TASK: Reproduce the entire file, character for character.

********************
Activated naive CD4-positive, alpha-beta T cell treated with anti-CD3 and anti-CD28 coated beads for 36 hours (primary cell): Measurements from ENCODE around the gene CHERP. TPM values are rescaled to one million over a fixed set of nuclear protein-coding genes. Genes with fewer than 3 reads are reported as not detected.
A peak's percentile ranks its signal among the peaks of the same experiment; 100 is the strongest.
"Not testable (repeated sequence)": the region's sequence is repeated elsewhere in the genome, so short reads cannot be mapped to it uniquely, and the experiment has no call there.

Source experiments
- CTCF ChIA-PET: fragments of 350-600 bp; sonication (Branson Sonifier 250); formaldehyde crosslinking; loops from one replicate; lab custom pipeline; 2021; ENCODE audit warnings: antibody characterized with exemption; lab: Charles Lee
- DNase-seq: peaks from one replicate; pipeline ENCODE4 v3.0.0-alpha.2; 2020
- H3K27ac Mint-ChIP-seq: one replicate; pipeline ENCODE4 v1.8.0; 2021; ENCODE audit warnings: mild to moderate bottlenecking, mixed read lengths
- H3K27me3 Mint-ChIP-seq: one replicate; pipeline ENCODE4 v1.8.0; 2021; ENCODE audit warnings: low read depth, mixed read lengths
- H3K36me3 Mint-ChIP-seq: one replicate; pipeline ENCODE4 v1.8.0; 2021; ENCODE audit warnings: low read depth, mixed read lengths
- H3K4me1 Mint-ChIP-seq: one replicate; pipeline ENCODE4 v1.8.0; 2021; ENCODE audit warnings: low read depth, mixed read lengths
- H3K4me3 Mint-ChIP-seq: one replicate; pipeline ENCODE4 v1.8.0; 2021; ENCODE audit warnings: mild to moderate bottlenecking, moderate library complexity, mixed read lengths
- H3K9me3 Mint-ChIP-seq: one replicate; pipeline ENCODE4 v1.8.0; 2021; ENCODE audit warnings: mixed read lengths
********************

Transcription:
Activated naive CD4-positive, alpha-beta T cell treated with anti-CD3 and anti-CD28 coated beads for 36 hours (primary cell): Measurements from ENCODE around the gene CHERP. TPM values are rescaled to one million over a fixed set of nuclear protein-coding genes. Genes with fewer than 3 reads are reported as not detected.
A peak's percentile ranks its signal among the peaks of the same experiment; 100 is the strongest.
"Not testable (repeated sequence)": the region's sequence is repeated elsewhere in the genome, so short reads cannot be mapped to it uniquely, and the experiment has no call there.

Source experiments
- CTCF ChIA-PET: fragments of 350-600 bp; sonication (Branson Sonifier 250); formaldehyde crosslinking; loops from one replicate; lab custom pipeline; 2021; ENCODE audit warnings: antibody characterized with exemption; lab: Charles Lee
- DNase-seq: peaks from one replicate; pipeline ENCODE4 v3.0.0-alpha.2; 2020
- H3K27ac Mint-ChIP-seq: one replicate; pipeline ENCODE4 v1.8.0; 2021; ENCODE audit warnings: mild to moderate bottlenecking, mixed read lengths
- H3K27me3 Mint-ChIP-seq: one replicate; pipeline ENCODE4 v1.8.0; 2021; ENCODE audit warnings: low read depth, mixed read lengths
- H3K36me3 Mint-ChIP-seq: one replicate; pipeline ENCODE4 v1.8.0; 2021; ENCODE audit warnings: low read depth, mixed read lengths
- H3K4me1 Mint-ChIP-seq: one replicate; pipeline ENCODE4 v1.8.0; 2021; ENCODE audit warnings: low read depth, mixed read lengths
- H3K4me3 Mint-ChIP-seq: one replicate; pipeline ENCODE4 v1.8.0; 2021; ENCODE audit warnings: mild to moderate bottlenecking, moderate library complexity, mixed read lengths
- H3K9me3 Mint-ChIP-seq: one replicate; pipeline ENCODE4 v1.8.0; 2021; ENCODE audit warnings: mixed read lengths